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Europe/Russia : The 'Seven Sisters' of Moscow

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15 Mar 2019
I've arrived at last at one of my favourite post-war Stalinist sets - and, perhaps not coincidentally, the most expensive one: a set of eight (well, actually seven, see below) mighty Moscow buildings designed to the greater glory of the Motherland and of course to the Great Leader, who lived to see not a single one of them completed. Who knows how much the working men and women of Moscow were made to contribute to these spectacular edifices, almost certainly inaccessible to the majority of them?

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It's a set of eight stamps, but for reasons I haven't found out yet, one of these buildings never got beyond the foundation stage. They were all begun in the years of post-war euphoria and rebuilding, when the Soviets, victorious in the war, sought to match anything the USA had achieved hitherto, not least in the area of architectural grandiloquence. They took around seven years to complete, and they still tower over the capital, now as hotels, government offices or residential buildings. Depending on your taste, they are either magnificent, or magnificently dreadful.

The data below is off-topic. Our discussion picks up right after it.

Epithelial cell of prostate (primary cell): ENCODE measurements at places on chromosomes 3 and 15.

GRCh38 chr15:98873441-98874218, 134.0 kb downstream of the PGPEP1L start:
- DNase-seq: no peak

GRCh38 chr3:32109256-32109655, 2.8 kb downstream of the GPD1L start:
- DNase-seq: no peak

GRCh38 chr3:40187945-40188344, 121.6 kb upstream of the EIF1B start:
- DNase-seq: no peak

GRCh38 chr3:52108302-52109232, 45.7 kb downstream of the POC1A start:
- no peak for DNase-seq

The stamps, issued in December 1950, i.e. roughly midway between foundation and topping out, are necessarily based on architectural designs, all the work of different architects. The odd one out is the red stamp, intended for the Zaryadye area of Moscow. In the 1960s they built a hotel on the same site, but that suffered a devastating fire ten years later and was closed in 2006. It's now a park and cultural centre.

Why did the '32-storey Administrative Building, Zaryadye' literally never get off the ground? Why did they include an eighth stamp? That one will take a bit of research.

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15 Mar 2019
re: The 'Seven Sisters' of Moscow

interesting set Guthrum! Happy

Here's a little from Wikipedia about the "eighth sister":

"The Eighth Sister is the unbuilt project for the Zaryadye skyscraper in Moscow.

It would have been eighth sister to the group of seven postwar Stalinist skyscrapers in Moscow, Russia.

The architect was Dmitry Chechulin.

Original 1947 plans included an eighth tower, which would have been among the tallest buildings in the world.

Following Joseph Stalin's death, it was decided that the projected structure would overshadow the Moscow Kremlin and Chechulin's 1967 Rossiya Hotel was erected on the spot.

In 1955, the unused plans were revised and used to build the still tallest skyscraper in Poland, the Palace of Culture and Science, Warsaw.

Acknowledging this connection, the Palace of Culture is informally referred to as the Eighth Sister."

(My emphasis above).

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